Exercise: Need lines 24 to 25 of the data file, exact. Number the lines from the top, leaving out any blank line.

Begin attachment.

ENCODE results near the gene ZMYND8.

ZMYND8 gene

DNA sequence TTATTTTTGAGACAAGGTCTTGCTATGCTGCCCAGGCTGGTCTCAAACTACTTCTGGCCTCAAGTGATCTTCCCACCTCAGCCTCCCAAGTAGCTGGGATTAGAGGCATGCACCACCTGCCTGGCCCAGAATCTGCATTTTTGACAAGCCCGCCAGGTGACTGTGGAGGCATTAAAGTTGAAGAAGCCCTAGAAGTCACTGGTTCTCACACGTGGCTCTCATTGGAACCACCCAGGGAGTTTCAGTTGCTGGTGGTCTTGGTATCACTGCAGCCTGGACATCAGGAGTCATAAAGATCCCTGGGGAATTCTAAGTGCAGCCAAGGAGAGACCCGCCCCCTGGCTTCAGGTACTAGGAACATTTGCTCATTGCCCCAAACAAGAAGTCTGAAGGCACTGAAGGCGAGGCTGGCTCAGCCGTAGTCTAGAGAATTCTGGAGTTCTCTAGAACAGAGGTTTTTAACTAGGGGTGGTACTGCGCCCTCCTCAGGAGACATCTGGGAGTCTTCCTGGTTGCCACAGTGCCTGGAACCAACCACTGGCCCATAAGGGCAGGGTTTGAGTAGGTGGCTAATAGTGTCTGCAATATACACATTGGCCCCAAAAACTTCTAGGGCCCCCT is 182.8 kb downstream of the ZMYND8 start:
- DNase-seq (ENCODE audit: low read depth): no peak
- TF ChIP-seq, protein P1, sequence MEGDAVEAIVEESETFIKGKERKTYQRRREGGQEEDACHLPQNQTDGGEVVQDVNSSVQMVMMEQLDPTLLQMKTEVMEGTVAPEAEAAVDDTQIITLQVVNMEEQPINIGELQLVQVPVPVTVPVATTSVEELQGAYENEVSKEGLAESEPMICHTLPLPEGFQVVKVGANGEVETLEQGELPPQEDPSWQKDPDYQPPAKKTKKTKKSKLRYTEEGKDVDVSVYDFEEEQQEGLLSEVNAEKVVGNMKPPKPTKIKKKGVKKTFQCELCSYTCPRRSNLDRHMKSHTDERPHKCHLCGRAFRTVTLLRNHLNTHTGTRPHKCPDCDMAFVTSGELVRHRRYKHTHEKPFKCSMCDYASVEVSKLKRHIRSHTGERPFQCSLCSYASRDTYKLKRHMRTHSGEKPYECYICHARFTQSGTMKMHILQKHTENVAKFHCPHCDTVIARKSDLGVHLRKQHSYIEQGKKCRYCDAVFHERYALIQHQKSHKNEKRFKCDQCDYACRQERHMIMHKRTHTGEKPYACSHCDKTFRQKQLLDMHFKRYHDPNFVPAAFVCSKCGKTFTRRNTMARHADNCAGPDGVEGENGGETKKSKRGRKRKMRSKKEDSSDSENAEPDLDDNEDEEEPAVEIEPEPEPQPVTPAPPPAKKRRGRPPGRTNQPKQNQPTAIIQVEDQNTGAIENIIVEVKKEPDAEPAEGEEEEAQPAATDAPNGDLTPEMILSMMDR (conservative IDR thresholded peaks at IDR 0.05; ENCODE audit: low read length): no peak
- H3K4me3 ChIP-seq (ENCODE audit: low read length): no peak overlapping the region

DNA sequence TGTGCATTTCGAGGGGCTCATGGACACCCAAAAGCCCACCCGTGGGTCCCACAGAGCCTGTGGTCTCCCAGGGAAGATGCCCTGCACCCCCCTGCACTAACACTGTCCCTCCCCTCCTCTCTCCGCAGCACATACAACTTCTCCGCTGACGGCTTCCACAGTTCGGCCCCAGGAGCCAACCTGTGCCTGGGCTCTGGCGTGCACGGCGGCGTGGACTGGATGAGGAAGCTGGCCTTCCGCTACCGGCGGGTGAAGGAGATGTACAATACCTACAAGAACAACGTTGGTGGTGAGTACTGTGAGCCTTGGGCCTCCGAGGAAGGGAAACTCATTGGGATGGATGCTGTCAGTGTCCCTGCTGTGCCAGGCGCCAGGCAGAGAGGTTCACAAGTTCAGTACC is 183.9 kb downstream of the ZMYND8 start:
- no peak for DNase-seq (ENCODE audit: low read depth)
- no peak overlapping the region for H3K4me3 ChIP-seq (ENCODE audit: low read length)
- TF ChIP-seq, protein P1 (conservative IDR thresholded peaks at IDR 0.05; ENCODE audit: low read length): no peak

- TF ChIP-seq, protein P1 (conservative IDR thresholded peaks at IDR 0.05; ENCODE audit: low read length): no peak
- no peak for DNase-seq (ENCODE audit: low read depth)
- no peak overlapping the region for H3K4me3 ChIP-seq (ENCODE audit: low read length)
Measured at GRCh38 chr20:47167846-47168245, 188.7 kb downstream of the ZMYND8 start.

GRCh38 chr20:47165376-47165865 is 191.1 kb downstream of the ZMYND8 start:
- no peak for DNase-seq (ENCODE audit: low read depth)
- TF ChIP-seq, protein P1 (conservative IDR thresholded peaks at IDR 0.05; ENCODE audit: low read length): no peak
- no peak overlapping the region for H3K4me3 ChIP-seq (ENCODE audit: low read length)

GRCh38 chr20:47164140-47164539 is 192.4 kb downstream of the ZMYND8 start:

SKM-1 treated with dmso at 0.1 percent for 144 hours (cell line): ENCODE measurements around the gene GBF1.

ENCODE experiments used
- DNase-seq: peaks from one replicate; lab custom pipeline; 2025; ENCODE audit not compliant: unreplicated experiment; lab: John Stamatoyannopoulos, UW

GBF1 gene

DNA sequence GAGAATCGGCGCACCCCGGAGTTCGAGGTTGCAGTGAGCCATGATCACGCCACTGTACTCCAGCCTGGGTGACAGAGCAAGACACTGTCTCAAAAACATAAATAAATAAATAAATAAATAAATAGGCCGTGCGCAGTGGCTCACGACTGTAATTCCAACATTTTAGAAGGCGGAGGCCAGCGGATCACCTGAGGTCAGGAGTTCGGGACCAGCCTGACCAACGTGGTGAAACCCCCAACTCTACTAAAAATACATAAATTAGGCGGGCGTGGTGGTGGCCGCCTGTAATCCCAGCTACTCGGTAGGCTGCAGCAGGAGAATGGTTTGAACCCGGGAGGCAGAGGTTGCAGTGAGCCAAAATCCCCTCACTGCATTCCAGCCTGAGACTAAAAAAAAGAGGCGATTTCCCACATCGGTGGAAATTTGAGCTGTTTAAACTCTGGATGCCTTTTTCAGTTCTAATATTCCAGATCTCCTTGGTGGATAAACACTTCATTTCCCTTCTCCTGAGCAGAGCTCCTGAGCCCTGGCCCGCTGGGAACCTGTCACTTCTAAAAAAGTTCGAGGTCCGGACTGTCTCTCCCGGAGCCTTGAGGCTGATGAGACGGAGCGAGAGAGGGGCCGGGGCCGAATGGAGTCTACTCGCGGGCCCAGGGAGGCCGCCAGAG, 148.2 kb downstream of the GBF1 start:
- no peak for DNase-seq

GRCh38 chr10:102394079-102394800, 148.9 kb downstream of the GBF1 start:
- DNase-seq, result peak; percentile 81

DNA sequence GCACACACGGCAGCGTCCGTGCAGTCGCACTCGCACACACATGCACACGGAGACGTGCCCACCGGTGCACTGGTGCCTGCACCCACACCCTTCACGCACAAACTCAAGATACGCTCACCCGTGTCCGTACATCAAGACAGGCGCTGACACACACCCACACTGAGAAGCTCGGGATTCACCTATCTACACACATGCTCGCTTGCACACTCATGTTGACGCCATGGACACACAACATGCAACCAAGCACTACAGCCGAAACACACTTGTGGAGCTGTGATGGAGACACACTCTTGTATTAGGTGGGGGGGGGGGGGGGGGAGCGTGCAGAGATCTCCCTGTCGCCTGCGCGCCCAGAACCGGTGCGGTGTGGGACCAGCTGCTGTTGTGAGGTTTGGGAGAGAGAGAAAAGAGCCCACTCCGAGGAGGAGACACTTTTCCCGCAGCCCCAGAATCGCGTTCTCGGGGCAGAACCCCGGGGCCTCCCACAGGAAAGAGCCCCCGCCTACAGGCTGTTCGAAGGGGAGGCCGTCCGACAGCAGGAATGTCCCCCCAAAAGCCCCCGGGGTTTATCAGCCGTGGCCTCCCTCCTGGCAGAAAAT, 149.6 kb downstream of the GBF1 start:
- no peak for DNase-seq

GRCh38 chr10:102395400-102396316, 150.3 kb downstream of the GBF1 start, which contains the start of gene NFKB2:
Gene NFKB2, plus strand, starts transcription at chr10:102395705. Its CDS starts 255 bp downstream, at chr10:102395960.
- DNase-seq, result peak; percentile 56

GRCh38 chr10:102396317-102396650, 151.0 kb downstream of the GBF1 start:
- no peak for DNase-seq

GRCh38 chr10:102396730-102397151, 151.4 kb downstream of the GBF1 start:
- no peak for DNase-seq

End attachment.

DNA sequence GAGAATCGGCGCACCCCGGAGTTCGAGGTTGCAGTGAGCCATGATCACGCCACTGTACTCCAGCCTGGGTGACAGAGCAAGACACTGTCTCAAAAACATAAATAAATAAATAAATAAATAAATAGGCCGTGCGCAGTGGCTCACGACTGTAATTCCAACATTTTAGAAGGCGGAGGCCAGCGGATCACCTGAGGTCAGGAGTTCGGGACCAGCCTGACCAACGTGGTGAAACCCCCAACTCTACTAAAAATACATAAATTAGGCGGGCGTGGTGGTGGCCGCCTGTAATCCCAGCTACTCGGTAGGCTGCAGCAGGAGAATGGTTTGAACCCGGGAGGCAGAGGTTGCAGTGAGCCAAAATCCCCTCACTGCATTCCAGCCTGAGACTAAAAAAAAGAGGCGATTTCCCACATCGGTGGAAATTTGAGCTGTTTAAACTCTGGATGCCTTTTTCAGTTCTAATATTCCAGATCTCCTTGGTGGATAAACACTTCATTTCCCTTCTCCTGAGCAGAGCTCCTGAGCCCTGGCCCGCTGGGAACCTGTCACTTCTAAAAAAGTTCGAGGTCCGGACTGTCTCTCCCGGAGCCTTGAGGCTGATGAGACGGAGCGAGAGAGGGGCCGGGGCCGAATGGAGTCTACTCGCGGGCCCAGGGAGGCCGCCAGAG, 148.2 kb downstream of the GBF1 start:
- no peak for DNase-seq